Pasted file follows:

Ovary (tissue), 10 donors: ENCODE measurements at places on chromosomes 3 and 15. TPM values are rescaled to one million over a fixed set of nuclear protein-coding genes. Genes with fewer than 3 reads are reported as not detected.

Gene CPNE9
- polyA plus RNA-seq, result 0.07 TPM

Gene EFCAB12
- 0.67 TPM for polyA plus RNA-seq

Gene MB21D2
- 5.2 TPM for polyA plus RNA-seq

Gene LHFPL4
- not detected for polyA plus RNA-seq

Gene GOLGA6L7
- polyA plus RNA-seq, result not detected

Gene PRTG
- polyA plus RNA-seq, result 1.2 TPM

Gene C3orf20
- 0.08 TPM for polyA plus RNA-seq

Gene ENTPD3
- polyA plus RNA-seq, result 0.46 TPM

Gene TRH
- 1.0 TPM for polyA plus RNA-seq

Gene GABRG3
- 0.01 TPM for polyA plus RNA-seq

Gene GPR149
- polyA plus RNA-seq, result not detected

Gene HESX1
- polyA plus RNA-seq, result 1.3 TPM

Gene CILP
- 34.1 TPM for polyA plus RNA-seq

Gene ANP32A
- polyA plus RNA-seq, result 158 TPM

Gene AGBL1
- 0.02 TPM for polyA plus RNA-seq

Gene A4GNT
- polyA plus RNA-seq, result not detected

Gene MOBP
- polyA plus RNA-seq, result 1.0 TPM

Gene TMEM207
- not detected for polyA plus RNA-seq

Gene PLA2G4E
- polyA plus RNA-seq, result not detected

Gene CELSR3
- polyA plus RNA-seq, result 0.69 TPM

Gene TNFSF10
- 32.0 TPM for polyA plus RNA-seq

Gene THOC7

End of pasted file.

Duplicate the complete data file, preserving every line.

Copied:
Ovary (tissue), 10 donors: ENCODE measurements at places on chromosomes 3 and 15. TPM values are rescaled to one million over a fixed set of nuclear protein-coding genes. Genes with fewer than 3 reads are reported as not detected.

Gene CPNE9
- polyA plus RNA-seq, result 0.07 TPM

Gene EFCAB12
- 0.67 TPM for polyA plus RNA-seq

Gene MB21D2
- 5.2 TPM for polyA plus RNA-seq

Gene LHFPL4
- not detected for polyA plus RNA-seq

Gene GOLGA6L7
- polyA plus RNA-seq, result not detected

Gene PRTG
- polyA plus RNA-seq, result 1.2 TPM

Gene C3orf20
- 0.08 TPM for polyA plus RNA-seq

Gene ENTPD3
- polyA plus RNA-seq, result 0.46 TPM

Gene TRH
- 1.0 TPM for polyA plus RNA-seq

Gene GABRG3
- 0.01 TPM for polyA plus RNA-seq

Gene GPR149
- polyA plus RNA-seq, result not detected

Gene HESX1
- polyA plus RNA-seq, result 1.3 TPM

Gene CILP
- 34.1 TPM for polyA plus RNA-seq

Gene ANP32A
- polyA plus RNA-seq, result 158 TPM

Gene AGBL1
- 0.02 TPM for polyA plus RNA-seq

Gene A4GNT
- polyA plus RNA-seq, result not detected

Gene MOBP
- polyA plus RNA-seq, result 1.0 TPM

Gene TMEM207
- not detected for polyA plus RNA-seq

Gene PLA2G4E
- polyA plus RNA-seq, result not detected

Gene CELSR3
- polyA plus RNA-seq, result 0.69 TPM

Gene TNFSF10
- 32.0 TPM for polyA plus RNA-seq

Gene THOC7